The weather forecast hadn’t been promising, and as we awoke on the third floor of the Palace Hotel, that lack of promise was fulfilled. Mist and clouds obscured the mountains rising from the valley floor, and from the window we could barely make out the tops of the chalets standing on the hills just across the street. The parking lot was filled, although the hotel had only opened for its season the day before, and most of the spaces were occupied by black sedans bearing the Swiss Ski Team logo. The good news was the hotel would be lively. The bad? That we’d be competing for the best desserts with a bunch of hungry world-class athletes.
The other bad news, at least what I thought would be bad, was that we wouldn’t be able to use the Palace’s gorgeous red-clay courts, but instead would be bussed down the mountain into the village, to play on the Sport/Tennishalle’s three indoor courts. Last year, their slick rubberized surface had bedeviled us, and neither Lesley nor I were particularly eager to experience it again. But, at breakfast, another piece of good news: the courts had been resurfaced and were now covered by Rebound Ace, a mix “of polyurethane rubber, fiberglass, and other materials on top of an asphalt or reinforced concrete base” according to Wikipedia. The Rebound Ace, colored a striking blue, would play much slower and offer a better background against which to see and hit the balls.
And, we were assured by Roy, we’d be outside by Tuesday.
As was the case in 2012, our first day was broken into morning and afternoon sessions, with the morning focused on a single stroke or topic followed by drills, and the afternoon set for doubles play. The team of pros at our disposal was stellar and deep. Besides Roy, who would begin each morning with a mini-lecture relating to the stroke (and occasionally to the Wimbledon match on TV the evening or afternoon before), the team included Ramesh Krishnan, the son of India legend Ramathan Krishnan and a fine pro in his own right (ranked as high as 23, singles quarterfinalist at Wimbledon, former captain in the Indian Davis Cup squad); Jenny Byrne, an Australian whose WTA career included a #45 singles and #27 doubles rankings and a Comeback Player of the Year award in 1992; Roy’s son Anthony, a Florida teaching pro who also spent time on the pro circuit; three young Swiss teaching pros—Mark, Marco and Michel—and a terrific South African woman, Lucinda, who’d held the number one ranking in her country at one time.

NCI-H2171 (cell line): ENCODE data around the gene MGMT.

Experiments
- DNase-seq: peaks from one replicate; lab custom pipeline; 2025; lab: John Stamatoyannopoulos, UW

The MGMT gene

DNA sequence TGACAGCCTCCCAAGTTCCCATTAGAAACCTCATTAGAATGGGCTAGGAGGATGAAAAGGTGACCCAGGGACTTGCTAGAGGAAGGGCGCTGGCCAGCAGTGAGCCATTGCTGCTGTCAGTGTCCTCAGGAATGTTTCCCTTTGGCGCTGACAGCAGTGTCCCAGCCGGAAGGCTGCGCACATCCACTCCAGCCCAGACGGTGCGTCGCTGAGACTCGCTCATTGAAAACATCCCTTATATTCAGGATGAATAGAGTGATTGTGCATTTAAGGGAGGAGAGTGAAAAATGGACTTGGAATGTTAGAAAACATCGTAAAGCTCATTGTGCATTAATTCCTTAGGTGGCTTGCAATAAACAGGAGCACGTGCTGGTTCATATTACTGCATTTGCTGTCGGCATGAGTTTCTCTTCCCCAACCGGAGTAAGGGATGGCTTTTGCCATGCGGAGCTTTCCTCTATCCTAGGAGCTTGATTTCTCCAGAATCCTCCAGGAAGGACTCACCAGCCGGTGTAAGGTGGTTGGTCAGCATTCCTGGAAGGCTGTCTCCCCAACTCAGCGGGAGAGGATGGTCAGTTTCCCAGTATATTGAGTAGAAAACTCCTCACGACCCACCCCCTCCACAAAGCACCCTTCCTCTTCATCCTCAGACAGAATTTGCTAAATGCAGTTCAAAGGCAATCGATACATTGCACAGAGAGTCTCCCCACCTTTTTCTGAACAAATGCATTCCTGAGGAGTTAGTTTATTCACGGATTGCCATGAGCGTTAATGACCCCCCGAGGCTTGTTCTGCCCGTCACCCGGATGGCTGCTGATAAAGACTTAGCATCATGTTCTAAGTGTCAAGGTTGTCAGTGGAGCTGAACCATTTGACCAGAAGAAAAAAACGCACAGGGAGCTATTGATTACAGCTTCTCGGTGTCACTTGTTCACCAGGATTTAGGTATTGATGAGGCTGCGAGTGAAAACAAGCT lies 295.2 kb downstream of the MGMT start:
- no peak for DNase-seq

The stroke was the forehand and, as usual, Roy’s instruction was simple and straightforward—hit off your front foot, take several small steps to position yourself, don’t swing too long or too hard. Ramesh led the demonstration, and we divided onto the three courts to show how well we did—or didn’t—pay attention. By noon, when the Palace mini-buses returned to collect us for lunch, Ramesh was already planning a trip … to the pharmacy.
“My muscles can’t get loose, and I need to find some cream,” he said, with a bit of resignation. “It was 100 in Madras, where my tennis center is, when I left the other day. We don’t get weather like this in our winter.”
Lunch was a lavish buffet—salmon, beef, chicken, bass, salads, and a spread of desserts like homemade ice cream and apple crumble. A handful of us—we’d numbered 20 in the morning—began to add wine to our training table.
By 2:30, Roy announced a slight change to the schedule. We’d split into two groups, each getting one-and-a-half hours indoors, which meant we’d be able to play some doubles. Lesley and I were sent to different courts, and I wound up playing three sets with Jenny Byrne, in two of which—unfortunately—she stood on the other side of the net. Happily, the tennis was fantastic—it never hurts to lose to a good (no, make that great) player, if he or she is having to play at a high level. And I’d like to think that Jenny did.
By dinner time, however—a five-course meal served on beautiful china by a wait staff in tuxedos, dinner jackets, and crisp uniforms—there was a lot of hurting in legs, backs, and arms. We joined the wine drinkers, and self-medicated with a fine Tuscan primitivo. By then, our friend Fabienne, who lives in Gstaad during the high seasons, had made her way from her home in Basel, where she oversees the Swiss Institute of Contemporary Art’s New York gallery (when she’s not in her Tribeca apartment). And she brought even more good news. By Wednesday, her phone’s weather app showed only sunny icons in the forecast.